I would like to hear what happened to you.

Many people see corruption as a victimless crime. If a governor got fancy presents and a few tens of thousands of dollars in loans from some businessman, and in return made state officials listen to that businessman’s pitch, well that may be wrong in the abstract. It may be “tawdry” or “distasteful” (words judges and expert commentators love to use to make light of corruption). But no one died, right? No one got maimed. It’s not a serious crime. Right?

 

Wrong.

 

In countries where I have spent the past decade living with, working on, and investigating this problem, corruption is in your face. In Afghanistan, a dear friend of mine, a sunny, stout young man, former police officer and newly minted auto parts salesman, was smacked in the face when he told a cop he would not put any money in his outstretched hand. In Nigeria, a prosecutor I know told me the story of a man who died of the complications of diabetes when the judge refused bail for a petty arrest. That was after the judge demanded sex from the man’s wife as the price for her husband’s conditional release. In Honduras, people are assassinated for standing up to the wholesale theft of their land and natural resources by a handful of ruling families.

It’s true, we don’t have it so bad in the United States.

 

But it really depends on how you understand corruption. If corruption means cash in envelopes in return for an explicitly defined exercise of government power – a legal decision, a zoning ruling, the award of a contract – that’s one thing. And that’s how the U.S. Supreme Court has defined corruption. But if corruption is understood more broadly, to mean the systematic capture of government and its key functions by a network that counts government officials, business magnates, and sometimes outright criminals among its members, who bend government agencies into their service, not the public’s, that’s another thing.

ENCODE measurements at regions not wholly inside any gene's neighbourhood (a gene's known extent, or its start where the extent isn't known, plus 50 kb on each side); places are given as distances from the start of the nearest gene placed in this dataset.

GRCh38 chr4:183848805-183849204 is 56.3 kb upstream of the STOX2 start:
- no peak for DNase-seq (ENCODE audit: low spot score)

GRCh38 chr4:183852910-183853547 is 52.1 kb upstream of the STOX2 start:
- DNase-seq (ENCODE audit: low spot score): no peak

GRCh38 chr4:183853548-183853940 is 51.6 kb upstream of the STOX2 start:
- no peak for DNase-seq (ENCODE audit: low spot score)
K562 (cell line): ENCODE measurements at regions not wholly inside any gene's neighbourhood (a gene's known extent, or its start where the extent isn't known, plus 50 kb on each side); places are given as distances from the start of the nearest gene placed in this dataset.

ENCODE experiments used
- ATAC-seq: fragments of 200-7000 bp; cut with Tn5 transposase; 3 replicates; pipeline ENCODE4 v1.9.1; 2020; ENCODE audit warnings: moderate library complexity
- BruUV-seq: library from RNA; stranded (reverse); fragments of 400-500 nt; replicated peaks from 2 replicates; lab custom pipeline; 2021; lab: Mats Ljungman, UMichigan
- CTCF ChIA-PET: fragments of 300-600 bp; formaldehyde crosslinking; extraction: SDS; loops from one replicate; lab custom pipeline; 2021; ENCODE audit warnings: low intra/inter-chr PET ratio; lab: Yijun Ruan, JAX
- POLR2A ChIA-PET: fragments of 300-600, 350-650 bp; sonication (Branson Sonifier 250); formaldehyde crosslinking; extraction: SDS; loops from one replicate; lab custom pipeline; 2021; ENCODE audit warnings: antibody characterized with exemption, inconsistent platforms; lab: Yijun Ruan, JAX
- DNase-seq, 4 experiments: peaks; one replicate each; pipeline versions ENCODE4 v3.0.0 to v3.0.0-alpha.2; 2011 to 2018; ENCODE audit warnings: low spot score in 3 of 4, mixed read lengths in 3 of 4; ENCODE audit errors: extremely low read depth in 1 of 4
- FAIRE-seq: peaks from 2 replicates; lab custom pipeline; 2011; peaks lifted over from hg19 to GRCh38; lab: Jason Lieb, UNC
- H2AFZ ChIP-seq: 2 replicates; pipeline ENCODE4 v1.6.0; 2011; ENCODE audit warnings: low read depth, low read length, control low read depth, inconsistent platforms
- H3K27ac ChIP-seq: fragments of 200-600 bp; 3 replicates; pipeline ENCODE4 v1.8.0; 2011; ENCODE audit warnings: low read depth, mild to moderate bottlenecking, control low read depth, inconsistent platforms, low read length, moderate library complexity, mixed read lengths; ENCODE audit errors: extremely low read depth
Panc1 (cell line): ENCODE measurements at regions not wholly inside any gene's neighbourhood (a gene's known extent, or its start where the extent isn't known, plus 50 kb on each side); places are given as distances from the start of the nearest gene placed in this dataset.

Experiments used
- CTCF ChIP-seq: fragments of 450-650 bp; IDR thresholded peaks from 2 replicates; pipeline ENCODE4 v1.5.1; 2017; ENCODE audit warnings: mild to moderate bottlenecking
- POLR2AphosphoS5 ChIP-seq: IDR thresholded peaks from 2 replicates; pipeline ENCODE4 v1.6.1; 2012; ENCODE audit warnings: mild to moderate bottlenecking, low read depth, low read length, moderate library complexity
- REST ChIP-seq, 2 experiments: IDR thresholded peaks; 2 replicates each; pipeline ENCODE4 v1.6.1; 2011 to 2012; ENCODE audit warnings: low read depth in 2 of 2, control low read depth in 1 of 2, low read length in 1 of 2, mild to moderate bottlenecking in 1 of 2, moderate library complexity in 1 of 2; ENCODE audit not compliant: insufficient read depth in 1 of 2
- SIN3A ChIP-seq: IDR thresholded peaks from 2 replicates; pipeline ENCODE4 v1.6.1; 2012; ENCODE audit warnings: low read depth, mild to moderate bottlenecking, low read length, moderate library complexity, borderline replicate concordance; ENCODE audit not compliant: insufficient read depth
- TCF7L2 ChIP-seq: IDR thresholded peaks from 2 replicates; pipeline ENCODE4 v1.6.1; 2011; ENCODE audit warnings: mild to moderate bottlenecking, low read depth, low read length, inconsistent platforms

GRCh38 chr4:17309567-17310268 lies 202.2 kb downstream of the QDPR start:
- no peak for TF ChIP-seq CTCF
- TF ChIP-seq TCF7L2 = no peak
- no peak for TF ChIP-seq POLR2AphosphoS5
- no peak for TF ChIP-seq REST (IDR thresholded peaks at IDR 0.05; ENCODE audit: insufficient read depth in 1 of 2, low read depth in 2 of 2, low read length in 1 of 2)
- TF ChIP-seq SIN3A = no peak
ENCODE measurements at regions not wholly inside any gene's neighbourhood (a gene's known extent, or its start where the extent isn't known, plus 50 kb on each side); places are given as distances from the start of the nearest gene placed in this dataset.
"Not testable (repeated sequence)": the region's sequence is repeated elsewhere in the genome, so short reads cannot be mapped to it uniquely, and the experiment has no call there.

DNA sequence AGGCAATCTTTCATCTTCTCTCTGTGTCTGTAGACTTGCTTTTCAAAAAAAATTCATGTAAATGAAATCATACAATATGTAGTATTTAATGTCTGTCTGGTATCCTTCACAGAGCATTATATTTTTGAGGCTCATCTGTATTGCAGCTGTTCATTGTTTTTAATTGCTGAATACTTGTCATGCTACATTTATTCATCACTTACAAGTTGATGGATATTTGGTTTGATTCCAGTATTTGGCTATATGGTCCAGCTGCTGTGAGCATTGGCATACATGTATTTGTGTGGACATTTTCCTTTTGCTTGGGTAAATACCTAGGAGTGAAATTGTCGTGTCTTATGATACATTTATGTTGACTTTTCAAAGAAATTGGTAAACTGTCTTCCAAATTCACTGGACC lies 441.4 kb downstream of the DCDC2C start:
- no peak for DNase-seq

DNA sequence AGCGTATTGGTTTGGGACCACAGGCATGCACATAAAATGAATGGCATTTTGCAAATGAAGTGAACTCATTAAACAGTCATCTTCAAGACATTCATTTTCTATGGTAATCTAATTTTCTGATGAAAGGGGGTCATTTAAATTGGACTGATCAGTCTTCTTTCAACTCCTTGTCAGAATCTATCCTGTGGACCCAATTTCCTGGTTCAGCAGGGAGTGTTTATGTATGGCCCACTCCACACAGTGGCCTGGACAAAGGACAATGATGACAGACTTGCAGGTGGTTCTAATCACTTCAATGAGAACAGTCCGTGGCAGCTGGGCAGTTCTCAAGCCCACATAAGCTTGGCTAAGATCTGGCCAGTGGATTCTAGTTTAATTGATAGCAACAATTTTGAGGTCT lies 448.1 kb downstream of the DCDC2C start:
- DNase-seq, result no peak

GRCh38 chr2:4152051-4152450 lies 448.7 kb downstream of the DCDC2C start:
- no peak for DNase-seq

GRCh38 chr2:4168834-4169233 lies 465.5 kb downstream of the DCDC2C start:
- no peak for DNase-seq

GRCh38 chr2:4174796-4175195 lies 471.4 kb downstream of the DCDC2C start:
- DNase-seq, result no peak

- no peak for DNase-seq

That’s what I call a rigged system. And that’s the form corruption is taking today in more countries than I ever thought possible. Including our own.

 

Under that definition, when well more than 350,000 Americans have died from an opioid overdose since 2000 – while DEA prosecutors turned coat, while the deaths mounted, and went to work for the very pharma companies they had once prosecuted – the ones that were shipping millions of pills to tiny local drug stores, those sufferers and their shattered families are the victims of corruption.

 

When some four million Americans lost their homes due to deliberate, systemic fraud by mortgage lenders and derivatives speculators, which had planted personnel in the most influential economic positions in administrations of both parties, so as to ensure their businesses escaped government oversight (see e.g. Bill Black, the former regulator who wrote the book on this system with regards to the Savings and Loan crisis, here on the Great Recession, or the U.S. Government’s own scathing inquiry, here), those millions of homeless are the victims of corruption.

 

When 300,000 of my long-suffering West Virginia neighbors had to do without drinking water for weeks on end, because “Freedom” Industries (freedom for whom, to do what?) spilled 10,000 gallons of lethal chemicals used in coal production into the glorious Elk River, turning its waters a sickening orange -- in a state where energy industry executives who control the political process have for years been stripping away our property rights and environmental protections and enforcement of even minimal safety standards -- those citizens, and their beloved landscapes, were the victims of corruption.

 

Has anything like this happened to you, to your town or community?

If so, I’d like to hear about it.

UNDER CONSTRUCTION

© 2018 by Sarah Chayes